The wisdom of the cliché

David Prosser explores the truth behind stock market sayings.

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Stock market clichés are ten-a-penny and no-one seriously thinks they should build their investment strategies around them. Still, sayings such as “never catch a falling knife” and “the trend is your friend” usually have their roots in a certain truth. They became clichés because they were repeated regularly – and in response to what investors were actually seeing.

I pick those two adages in particular because they have a resonance for anyone considering buying shares in an investment company right now. For much of last year, the investment companies sector was struggling; you could certainly make a case for a potential recovery, but buying felt like catching a falling knife. In recent months, however, many funds appear to have turned a corner, enjoying a sustained upswing. Maybe now the trend really is your friend.

Data crunched by the investment platform interactive investor reveals that a string of investment companies have delivered returns of more than 20% since November. It cites the best performing sectors as Property Securities (up 27% on average), Growth Capital (up 20%), North American Smaller Companies (up 19.5%), European Smaller Companies (up 16%), and Biotechnology and Healthcare (up 13.5%). Those are pretty handsome gains for such a short period.

The question, of course, is whether we are now seeing a friendly trend or a phenomenon described by another cliché – “a dead-cat bounce”, where you get a short-lived recovery following a significant correction.

"Investment companies have been out of favour for too long given their strengths: an enticing long-term performance record, low charges, attractive yields, and an excellent governance structure.”

David Prosser

David Prosser

Investors will need to take a view on that individually. But at the beginning of 2024, it does feel as if market sentiment may have made a decisive shift. Suddenly, analysts and investors are looking forward to interest rate reductions, rather than worrying about persistent inflation and the potential for further monetary policy tightening. That sets the stage for increased interest in “risk-on” assets – those regarded as more prone to volatility – after a period in which safety-first was the priority.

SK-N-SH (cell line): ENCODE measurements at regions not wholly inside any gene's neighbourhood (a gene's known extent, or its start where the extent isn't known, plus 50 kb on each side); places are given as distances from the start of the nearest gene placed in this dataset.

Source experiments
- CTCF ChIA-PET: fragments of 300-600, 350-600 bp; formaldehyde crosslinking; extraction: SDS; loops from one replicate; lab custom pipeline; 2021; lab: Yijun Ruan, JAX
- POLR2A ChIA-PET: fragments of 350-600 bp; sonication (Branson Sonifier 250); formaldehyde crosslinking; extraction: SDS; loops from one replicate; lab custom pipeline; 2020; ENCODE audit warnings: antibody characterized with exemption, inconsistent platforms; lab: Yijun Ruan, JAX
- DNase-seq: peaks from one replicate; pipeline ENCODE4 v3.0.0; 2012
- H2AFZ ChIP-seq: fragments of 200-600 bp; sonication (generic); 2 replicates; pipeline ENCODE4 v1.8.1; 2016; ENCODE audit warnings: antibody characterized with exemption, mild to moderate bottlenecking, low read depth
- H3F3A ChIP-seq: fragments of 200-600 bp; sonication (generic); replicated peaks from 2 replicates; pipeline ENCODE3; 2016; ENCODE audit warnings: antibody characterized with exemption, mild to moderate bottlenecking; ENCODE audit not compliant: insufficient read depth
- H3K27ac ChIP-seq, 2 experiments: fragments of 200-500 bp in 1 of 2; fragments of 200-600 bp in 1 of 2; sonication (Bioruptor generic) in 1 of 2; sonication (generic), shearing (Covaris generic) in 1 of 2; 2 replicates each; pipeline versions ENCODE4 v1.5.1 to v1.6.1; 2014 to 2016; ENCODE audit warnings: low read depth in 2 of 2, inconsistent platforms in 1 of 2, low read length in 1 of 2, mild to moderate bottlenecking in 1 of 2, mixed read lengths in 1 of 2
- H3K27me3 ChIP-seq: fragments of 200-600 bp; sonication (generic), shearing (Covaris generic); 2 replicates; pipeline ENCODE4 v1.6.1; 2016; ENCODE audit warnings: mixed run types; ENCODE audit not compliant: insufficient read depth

In which case, investment companies should benefit. Often regarded as more volatile holdings than other types of collective funds – partly because share prices can slip to discounts to investment companies’ underlying assets – they suffered disproportionately during the extended risk-off period. That effect should be reversed as investors become more upbeat – and judging by interactive investor’s data, that may already be happening.

Naturally, there are no guarantees. Disappointing inflation data in the UK this week suggests central banks’ battles may not yet be won; UK equities suffered as a consequence. Globally, the hostilities now taking place in the Red Sea are an early setback for anyone hoping 2024 might see reduced geopolitical tensions; from an economic perspective, disruption on one of the world’s major trading routes could hardly be less welcome.

Still, investment companies have been out of favour for too long given their strengths: an enticing long-term performance record, low charges, attractive yields, and an excellent governance structure. Investment companies’ unique ability to take on gearing is also worth noting in an environment where interest rates are expected to fall, and markets are beginning to rise.

Moreover, one additional bonus right now is that investment companies’ difficulties have forced down valuations. Shares in the average fund currently trade at a discount to the value its underlying assets of around 11% – think of that as a new year sale, enabling you to buy at prices that are unlikely to remain so low for long.

All of which brings us to one more cliché, though this one comes from the great Warren Buffett so may deserve a little more respect. “Be fearful when others are greedy and greedy when others are fearful,” the sage of Omaha once said. We’re still in the latter camp right now, but with investors’ confidence improving, that may not be the case for long.